Once again the nation is revisiting the stark black and white pictures and resonant sound-bites of the 1963 March on Washington. The mythic image of that past created by the media over the years will be further magnified on this 50th anniversary by interviewers asking surviving participants how different it all was back then.
Well, this participant isn’t buying that cozy stroll down memory lane. By rendering a confident, assertive and, yes, sometimes brave political action as a historical feel-good look back to a time that we can safely lock away as “history,” we destroy the meaning of this action for “jobs and freedom.”
Don’t get me wrong. That scorching hot day in Washington is perhaps the most perfect day in my life so far. The walk from Union Station and hours spent standing around on the mall engaging ordinary people while the early speakers droned on was like a giant picnic. Like any good summer picnic, there were many attractive women to catch a young man’s eye.
It was also educational. The death on the eve of the March of W. E. B. Dubois, cofounder of the NAACP, was mentioned by one of the speakers and his very full and long life remembered. It galls me to this day that I had never even heard of W.E.B. Du Bois before that moment, despite supposedly having the benefits of a good education in all-white N.C. schools.
Then late in the afternoon when Martin Luther King began speaking the picnic atmosphere was transformed into a spirited southern revival. I agree with those who call that speech iconic. It was a soul-shaking sermon, although its edge has since been dulled by the constant replaying of snippets on ceremonial occasions.
Yet it was only after his speech when walking back to the train station that I encountered what still seems the perfect metaphor for that most perfect of days. Sitting quietly on the marble edge of a shaded pool in front of a federal building were a number of interracial couples dangling their feet in those peaceful, cool waters – so different from the torrents conjured up by King’s rhetoric just minutes before. For me, this vision of individuals enriching their lives, including such quiet moments of intimacy, defined the ends of a march that aimed to give everyone the economic means and liberty necessary for all persons to achieve individual fulfillment.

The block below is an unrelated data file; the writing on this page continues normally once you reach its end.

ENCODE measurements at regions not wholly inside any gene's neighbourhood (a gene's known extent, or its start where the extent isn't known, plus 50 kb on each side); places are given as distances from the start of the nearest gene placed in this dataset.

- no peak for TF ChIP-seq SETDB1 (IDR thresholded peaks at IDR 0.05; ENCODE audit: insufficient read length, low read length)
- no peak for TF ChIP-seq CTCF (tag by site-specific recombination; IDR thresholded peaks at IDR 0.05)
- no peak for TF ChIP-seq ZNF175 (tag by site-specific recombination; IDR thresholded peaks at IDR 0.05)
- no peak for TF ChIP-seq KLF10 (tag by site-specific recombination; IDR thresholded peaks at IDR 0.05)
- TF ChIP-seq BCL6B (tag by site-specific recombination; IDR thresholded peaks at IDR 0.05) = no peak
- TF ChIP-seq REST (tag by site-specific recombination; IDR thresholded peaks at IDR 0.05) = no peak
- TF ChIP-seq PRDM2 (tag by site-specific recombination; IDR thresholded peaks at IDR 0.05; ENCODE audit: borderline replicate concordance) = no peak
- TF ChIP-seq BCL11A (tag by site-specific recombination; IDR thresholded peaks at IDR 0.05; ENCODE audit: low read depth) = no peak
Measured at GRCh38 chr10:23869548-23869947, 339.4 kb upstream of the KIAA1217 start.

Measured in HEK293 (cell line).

I treasure this happy, personal memory. But remembrance is neither history nor meaning. The March on Washington was just one moment – albeit a marvelous, happy moment – in the struggle for “jobs and freedom.”
At a time when economic distress affects too many African-Americans, Hispanics and whites, let those who would truly celebrate our history connect it with our state government’s decisions about school funding, tax “reform,” and unemployment benefits in North Carolina in 2013.
And surely one of the freedoms that the marchers hoped to achieve some day was to overcome the devastating problem of facing medical catastrophe without adequate health care coverage. In less than two months many uninsured North Carolinians will be able to purchase health insurance through markets established under the Affordable Care Act (or “Obamacare”). Yet the same hypocritical leaders and timid public institutions that praise King on his safely memorialized day create obstacles to implementing this vehicle that will give many North Carolinians federal dollars to help them buy health insurance.
The same political leaders who championed restrictive voting laws this year also refused to make Medicaid a universal entitlement for some 500,000 of the poorest uninsured North Carolinians, despite the fact that the federal government would pay the entire cost for the first 3 years and no less than 90 percent of the bill forever. If voting and health care were freedoms worthy of dreaming about in 1963, surely we and our leaders are called on to act to achieve them today.
What happened 50 years ago is past and inert. But we give that moment context and meaning when we take action today to expand “jobs and freedom.” Making the Affordable Care Act succeed, despite all the faults of that law, is the most obvious short-term commitment to social justice. The struggle does go on today, next year and into the future. We shall overcome some day!
Dr. William Brandon is the Metrolina Medical Foundation Distinguished Professor of Public Policy at UNC Charlotte. Neither the University of North Carolina nor the State of North Carolina is responsible for the views expressed nor associated with them.
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